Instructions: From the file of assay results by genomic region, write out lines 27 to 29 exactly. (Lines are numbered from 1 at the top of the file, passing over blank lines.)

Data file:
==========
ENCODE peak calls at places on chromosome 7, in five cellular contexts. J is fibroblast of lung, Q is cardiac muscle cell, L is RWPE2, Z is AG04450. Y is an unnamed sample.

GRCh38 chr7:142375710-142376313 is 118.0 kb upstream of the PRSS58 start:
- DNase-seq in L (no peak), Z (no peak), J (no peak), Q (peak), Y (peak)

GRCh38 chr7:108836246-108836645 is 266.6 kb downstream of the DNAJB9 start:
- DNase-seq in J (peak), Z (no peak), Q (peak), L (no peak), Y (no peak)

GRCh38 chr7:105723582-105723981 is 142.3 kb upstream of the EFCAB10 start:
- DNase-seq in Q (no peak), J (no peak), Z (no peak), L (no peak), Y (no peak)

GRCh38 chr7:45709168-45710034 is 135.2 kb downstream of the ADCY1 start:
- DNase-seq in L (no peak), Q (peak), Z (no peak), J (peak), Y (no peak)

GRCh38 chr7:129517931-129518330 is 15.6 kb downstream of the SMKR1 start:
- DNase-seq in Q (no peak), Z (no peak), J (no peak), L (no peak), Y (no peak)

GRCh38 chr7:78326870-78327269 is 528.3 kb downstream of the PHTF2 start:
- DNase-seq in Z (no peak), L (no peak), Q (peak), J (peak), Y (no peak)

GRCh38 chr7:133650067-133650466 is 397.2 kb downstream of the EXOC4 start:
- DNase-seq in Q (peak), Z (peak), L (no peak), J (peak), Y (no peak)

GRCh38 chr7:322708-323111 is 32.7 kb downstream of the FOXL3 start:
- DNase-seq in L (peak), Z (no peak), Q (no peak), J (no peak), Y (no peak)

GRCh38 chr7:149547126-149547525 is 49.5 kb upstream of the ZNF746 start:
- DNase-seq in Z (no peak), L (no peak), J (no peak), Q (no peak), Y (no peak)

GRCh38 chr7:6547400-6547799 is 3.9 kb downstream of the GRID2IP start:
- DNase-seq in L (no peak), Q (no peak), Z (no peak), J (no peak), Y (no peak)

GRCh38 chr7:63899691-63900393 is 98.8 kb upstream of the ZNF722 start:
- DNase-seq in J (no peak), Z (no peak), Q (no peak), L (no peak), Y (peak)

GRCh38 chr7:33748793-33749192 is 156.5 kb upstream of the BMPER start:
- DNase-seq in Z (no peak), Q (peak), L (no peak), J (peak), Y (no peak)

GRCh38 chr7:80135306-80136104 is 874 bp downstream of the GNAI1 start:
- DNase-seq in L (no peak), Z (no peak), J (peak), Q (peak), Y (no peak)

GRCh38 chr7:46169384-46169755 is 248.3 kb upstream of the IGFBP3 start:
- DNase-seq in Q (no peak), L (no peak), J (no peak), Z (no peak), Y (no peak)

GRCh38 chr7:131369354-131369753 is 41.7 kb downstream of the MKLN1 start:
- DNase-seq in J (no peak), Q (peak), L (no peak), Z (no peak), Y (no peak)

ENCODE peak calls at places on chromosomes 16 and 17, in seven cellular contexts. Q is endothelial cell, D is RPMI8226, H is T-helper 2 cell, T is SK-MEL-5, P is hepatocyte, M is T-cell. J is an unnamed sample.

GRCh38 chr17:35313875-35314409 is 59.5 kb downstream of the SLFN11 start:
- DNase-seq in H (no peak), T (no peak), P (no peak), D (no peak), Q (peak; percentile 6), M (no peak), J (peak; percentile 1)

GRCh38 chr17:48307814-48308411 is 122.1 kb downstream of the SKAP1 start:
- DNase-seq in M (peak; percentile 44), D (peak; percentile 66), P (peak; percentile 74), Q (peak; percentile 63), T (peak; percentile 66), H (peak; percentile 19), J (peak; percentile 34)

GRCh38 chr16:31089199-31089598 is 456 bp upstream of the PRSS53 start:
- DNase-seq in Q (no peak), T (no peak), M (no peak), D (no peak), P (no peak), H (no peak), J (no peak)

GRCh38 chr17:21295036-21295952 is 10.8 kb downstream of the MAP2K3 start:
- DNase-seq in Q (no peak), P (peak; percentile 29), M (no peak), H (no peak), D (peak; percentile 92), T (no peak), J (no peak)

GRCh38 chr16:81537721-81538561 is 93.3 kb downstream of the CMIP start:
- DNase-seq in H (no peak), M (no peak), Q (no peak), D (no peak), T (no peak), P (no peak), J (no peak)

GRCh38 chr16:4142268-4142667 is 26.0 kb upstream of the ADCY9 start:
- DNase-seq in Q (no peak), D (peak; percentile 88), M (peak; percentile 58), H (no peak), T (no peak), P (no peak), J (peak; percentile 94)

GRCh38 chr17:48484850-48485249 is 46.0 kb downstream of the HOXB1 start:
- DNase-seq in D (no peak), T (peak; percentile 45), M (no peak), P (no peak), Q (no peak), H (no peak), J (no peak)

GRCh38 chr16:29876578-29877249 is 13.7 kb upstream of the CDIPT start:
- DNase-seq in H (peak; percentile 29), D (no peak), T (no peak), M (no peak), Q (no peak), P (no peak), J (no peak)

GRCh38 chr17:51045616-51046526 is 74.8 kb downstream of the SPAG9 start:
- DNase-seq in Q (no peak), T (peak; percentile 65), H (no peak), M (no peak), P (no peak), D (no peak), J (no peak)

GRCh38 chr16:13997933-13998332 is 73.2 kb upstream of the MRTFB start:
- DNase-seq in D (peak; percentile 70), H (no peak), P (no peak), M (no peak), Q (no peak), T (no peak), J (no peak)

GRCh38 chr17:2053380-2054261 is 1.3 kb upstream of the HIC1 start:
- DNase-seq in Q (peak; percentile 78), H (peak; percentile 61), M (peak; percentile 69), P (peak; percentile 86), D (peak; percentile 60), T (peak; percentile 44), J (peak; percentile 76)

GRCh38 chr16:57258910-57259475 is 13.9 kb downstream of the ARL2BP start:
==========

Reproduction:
- DNase-seq in L (no peak), Z (no peak), J (peak), Q (peak), Y (no peak)

GRCh38 chr7:46169384-46169755 is 248.3 kb upstream of the IGFBP3 start:
- DNase-seq in Q (no peak), L (no peak), J (no peak), Z (no peak), Y (no peak)